Most practitioners in the trucking industry wish they could go back to 2018 when there were tremendous freight volumes and increased customer demand. In that year, the overall industry revenue was $96 billion, a figure that was unachievable in 2020 due to the Covid-19 pandemic. As a result, the industry suffered a large drop in freight rates that left many companies struggling to cover their operational costs and pay their employees. But there seems to be some hope for freight companies and truck drivers in 2021. Should they look forward to a trucking rebound this year? Stick around to find out.
Trucking Rebound 2021 Outlook
Will There be a Trucking Rebound in 2021?
There are hopes for a trucking rebound in 2021 that could lead to a very profitable 2022. Though freight capacity may remain tight this year as companies cope with the effects of Covid-19, immense possibilities may arise once the pandemic withers. Experts predict that unlike 2020 (which had uncertainty and lows), 2021 will be the year to expect stability and a reset in the market industry.
While it’s not yet certain, customer demand and freight volumes are likely to increase. Other vital things freight companies and drivers should expect from the industry in 2021 include:
- Increased trucking demand with air shipping being inconsistent
- A rise in spot rates
- A surge in transportation costs
- Increased freight volumes
- FedEx and UPS rate increases
- Continued uncertainty between China and the US
- Tremendous growth in e-commerce shipments
What Forecasts Say
FTR Transportation Intelligence predicts that the trucking industry may regain stability by late 2021, allowing truckloads to return to their pre-pandemic state. The forecast also mentioned that freight capacity will still be tight, and there will be a limited driver pool until a large-scale Covid-19 vaccine is available. Data drawn from the spot market suggests that the industry fully recovered. However, this information is not reliable since the spot market makes up a third of the aggregate trucking freight market.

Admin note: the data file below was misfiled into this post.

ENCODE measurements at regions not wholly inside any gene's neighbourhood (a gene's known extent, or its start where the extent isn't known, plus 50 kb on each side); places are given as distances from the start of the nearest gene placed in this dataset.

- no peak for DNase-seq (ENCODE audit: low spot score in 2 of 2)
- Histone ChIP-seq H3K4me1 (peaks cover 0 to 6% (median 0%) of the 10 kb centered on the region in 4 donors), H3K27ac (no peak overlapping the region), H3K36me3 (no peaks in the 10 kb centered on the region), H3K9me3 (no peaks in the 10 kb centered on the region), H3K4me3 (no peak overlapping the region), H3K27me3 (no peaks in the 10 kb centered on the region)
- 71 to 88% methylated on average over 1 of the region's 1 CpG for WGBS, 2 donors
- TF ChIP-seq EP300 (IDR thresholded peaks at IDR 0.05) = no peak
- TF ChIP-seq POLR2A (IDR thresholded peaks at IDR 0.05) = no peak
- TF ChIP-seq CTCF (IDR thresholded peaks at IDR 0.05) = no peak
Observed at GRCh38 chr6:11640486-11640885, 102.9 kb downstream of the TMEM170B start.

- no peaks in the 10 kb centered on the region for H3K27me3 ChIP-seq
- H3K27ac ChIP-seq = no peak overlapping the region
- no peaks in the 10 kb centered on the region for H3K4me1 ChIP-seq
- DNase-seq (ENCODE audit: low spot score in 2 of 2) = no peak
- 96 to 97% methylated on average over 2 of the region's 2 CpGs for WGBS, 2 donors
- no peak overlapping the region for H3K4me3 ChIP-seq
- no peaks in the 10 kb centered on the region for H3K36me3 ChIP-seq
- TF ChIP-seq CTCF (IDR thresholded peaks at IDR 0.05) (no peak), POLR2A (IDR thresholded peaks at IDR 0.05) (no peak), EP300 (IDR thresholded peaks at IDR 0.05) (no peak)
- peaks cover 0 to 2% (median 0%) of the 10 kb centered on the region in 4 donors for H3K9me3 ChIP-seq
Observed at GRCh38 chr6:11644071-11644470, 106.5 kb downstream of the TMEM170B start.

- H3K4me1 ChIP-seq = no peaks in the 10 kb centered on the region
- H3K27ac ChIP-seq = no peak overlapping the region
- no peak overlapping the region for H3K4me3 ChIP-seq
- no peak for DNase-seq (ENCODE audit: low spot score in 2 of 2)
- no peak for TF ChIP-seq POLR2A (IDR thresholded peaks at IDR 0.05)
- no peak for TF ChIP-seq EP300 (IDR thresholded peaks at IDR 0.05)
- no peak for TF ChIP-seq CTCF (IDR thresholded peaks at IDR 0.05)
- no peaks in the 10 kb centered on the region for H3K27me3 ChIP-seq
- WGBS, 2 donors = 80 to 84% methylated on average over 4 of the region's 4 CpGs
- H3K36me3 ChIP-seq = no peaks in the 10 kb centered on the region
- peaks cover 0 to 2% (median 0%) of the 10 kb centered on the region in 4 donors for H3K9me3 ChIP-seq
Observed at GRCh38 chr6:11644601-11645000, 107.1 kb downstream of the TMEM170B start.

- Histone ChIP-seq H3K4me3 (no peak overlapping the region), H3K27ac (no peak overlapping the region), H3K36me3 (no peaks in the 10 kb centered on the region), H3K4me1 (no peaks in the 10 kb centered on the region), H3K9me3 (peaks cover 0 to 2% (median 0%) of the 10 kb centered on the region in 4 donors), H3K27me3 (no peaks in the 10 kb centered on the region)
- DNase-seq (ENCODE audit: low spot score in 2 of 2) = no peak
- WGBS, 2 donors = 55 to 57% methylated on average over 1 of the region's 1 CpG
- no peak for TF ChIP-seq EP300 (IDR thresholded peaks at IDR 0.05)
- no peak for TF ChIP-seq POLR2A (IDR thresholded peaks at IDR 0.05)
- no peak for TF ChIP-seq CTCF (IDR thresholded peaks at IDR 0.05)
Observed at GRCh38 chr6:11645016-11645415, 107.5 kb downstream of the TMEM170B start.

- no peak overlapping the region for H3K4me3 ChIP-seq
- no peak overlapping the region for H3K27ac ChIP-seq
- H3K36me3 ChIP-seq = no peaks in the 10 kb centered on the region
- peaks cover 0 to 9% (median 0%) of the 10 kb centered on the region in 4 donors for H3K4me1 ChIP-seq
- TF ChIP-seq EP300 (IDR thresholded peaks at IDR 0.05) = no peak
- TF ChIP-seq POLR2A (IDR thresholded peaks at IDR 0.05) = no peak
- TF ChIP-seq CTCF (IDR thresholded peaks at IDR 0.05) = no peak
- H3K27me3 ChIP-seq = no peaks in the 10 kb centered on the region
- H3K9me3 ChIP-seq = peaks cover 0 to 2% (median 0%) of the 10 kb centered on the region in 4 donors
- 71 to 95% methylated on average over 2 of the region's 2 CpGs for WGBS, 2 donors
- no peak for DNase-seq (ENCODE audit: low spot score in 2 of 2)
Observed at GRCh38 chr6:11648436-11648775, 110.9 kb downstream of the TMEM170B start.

FTR predicts that truckloads will increase by more than 5 percent in 2021 after a 4 percent drop in 2020. Segments such as flatbed will increase by more than 6 percent, just like specialized, refrigerated, and dry van segments. Dump and bulk segments will grow by 5 percent, while the tank segment will increase by 3 percent.
Will Drivers Thrive in the Trucking Freight Industry?
November was the strongest hiring month in 2020 for truck drivers, with the average salary being $53,000. This amount was a 3.5 percent drop when compared to the average pre-pandemic wage in February 2020. Most drivers are skeptical that the salaries will remain as they were in November. Other driver-related constraints include a decrease in the hiring of new CDL drivers brought by state-level testing and training limitations in an era where social distancing is a norm.
The trucking freight industry lost thousands of drivers to sectors such as construction or local delivery and retirements. With few drivers available, freight companies will struggle with shipments. It’s beyond their control since they have to wait until a Covid-19 vaccine is available to everyone, including the truck drivers.
Will the Truckloads Increase?
Goods for transportation continued to increase at the end of 2020, thus putting pressure on freight companies to hire more drivers to move them. FTR notes that the GDO goods transport shot to 85 percent in the third quarter of 2020. The sudden freight increase made up for most losses freight companies incurred in the first and second quarters.
Industrial products weren’t part of the freight moved by trucks in late 2020. The cargo included consumer goods mainly in the e-commerce sector, which exerts a lot of pressure on delivery services. As of November 2020, local deliveries accounted for up to one in three new jobs created in the economy. Furthermore, more than half of the recruits come from freight-based businesses, including the warehousing and trucking sectors.
Consumer spending habits shifted from services such as traveling, cinema, and dining out to goods sub as groceries and personal care items due to the pandemic. Covid-19 forced most people to work from home, limit their outdoor interactions, and order items online instead of visiting brick-and-mortar stores. Furthermore, higher-income people spent most of their cash on goods rather than services.
Though the trucking freight market is still volatile, businesses are better positioned to adjust to the changes in 2021 than in 2020. As Covid-19 vaccine rollouts commence in different parts of the world, companies will hire more drivers and expand their reach to areas that they couldn’t reach due to the pandemic. The industry will likely return to its pre-pandemic state by late 2021.
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